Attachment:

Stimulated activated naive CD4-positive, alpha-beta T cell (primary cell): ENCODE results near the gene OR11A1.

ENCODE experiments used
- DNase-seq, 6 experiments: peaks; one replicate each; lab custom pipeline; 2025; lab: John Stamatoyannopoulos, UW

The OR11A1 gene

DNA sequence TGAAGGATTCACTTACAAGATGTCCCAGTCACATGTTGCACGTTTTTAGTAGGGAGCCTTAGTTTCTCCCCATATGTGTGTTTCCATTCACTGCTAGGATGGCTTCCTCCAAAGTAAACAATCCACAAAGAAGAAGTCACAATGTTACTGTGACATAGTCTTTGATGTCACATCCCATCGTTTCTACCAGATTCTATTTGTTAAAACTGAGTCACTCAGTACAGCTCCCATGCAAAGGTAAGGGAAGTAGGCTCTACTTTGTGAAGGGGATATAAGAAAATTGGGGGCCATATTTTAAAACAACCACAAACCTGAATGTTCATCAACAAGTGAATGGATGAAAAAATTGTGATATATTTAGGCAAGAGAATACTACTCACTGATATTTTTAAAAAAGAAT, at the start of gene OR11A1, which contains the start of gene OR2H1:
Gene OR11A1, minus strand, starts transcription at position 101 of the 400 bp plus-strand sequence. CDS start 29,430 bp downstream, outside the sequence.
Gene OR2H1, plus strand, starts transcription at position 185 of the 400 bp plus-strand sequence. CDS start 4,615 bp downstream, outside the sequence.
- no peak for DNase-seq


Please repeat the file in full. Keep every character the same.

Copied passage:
Stimulated activated naive CD4-positive, alpha-beta T cell (primary cell): ENCODE results near the gene OR11A1.

ENCODE experiments used
- DNase-seq, 6 experiments: peaks; one replicate each; lab custom pipeline; 2025; lab: John Stamatoyannopoulos, UW

The OR11A1 gene

DNA sequence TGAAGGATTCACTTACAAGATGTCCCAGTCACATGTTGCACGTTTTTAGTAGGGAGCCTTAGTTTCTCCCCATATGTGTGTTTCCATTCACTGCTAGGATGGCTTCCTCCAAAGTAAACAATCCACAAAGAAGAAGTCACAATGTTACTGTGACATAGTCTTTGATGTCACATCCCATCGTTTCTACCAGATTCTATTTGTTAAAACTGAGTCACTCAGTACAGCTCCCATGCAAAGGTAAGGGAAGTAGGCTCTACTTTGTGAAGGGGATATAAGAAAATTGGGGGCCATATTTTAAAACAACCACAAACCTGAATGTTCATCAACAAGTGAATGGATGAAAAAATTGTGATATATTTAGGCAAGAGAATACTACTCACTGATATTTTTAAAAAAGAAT, at the start of gene OR11A1, which contains the start of gene OR2H1:
Gene OR11A1, minus strand, starts transcription at position 101 of the 400 bp plus-strand sequence. CDS start 29,430 bp downstream, outside the sequence.
Gene OR2H1, plus strand, starts transcription at position 185 of the 400 bp plus-strand sequence. CDS start 4,615 bp downstream, outside the sequence.
- no peak for DNase-seq